Thursday, May 2, 2013


Oxfam helps boost sustainable agriculture in Cuba

HAVANA,-- The international aid and charity organization Oxfam has in the past two decades helped Cuba develop sustainable agriculture by bringing irrigation technology and promoting clean energy.

Over the last 20 years, the Britain-based agency has invested approximately 20 million U.S. dollars on dozens of development projects in Cuba, media reported Thursday, citing Oxfam's representative in Cuba, Beat Smich.

The renewable energy projects included building 218 windmills, biogas digesters and solar panels, Smich said. The organization also contributed by repairing more than 200 trucks and tractors and providing 15,300 agricultural tools and supplies, as well as instruction.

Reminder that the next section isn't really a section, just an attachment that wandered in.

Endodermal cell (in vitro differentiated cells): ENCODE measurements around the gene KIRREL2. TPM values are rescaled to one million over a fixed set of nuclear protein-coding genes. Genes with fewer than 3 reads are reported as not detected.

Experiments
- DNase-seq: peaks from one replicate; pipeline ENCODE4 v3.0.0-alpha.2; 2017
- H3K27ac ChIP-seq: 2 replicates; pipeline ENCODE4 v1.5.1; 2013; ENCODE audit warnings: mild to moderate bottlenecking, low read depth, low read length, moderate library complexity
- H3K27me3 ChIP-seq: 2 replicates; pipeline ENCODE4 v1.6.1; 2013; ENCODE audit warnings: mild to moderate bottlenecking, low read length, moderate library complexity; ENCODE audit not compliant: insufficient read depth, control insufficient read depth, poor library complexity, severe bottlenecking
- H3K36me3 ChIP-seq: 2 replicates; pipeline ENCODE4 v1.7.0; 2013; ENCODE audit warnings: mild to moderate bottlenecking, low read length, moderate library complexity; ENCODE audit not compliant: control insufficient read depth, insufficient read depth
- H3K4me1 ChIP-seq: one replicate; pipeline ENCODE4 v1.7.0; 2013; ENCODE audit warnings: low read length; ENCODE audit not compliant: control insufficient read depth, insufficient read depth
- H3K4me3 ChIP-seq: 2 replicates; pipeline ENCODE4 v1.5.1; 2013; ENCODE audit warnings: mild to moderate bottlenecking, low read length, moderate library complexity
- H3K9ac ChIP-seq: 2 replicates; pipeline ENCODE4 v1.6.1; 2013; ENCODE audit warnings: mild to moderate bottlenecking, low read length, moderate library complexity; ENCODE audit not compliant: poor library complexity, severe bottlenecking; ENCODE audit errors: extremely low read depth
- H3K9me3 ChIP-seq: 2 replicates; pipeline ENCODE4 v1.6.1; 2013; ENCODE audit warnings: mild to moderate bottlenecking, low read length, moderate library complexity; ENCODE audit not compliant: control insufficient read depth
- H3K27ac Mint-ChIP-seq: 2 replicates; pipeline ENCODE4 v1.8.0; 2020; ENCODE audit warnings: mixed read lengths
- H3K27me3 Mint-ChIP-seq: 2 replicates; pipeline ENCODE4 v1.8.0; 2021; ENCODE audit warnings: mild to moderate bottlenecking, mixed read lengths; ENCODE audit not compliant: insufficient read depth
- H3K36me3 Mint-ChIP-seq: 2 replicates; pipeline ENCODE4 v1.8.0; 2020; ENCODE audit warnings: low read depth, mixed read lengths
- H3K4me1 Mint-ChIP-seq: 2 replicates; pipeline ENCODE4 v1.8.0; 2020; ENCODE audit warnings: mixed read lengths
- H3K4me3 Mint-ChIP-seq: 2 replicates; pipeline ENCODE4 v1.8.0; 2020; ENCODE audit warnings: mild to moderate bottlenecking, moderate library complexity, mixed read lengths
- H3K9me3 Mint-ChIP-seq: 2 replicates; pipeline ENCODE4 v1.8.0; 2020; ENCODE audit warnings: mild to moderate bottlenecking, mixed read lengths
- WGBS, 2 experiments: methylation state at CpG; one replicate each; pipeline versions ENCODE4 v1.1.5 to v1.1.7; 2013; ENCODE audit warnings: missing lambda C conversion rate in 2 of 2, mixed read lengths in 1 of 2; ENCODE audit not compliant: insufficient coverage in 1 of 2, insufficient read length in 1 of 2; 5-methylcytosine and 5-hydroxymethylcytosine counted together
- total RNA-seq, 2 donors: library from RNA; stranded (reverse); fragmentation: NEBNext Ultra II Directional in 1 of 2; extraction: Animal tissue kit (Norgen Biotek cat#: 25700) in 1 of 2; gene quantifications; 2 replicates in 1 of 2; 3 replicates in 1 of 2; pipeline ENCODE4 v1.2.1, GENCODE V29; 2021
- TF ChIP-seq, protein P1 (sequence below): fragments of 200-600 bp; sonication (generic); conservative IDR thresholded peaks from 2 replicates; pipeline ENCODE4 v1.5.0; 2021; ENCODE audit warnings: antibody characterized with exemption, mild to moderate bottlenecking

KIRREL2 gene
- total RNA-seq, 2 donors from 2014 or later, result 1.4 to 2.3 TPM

Smich particularly highlighted his agency's assistance to 78 agricultural cooperatives severely damaged by hurricanes Ike and Paloma in 2008, and that has, as a result, increased their production of dairy, meat and vegetables.

Oxfam maintains close ties to Cuba's National Association of Small Farmers (ANAP), supporting its activities and printing publications on good agricultural practices, he said.

The agency has been active in Cuba since 1993, at the request of the island country, mainly in rural areas vulnerable to extreme weather and climate change.

Oxfam, founded in Britain in 1942, is a confederation of 17 organizations working in 92 countries to alleviate poverty.

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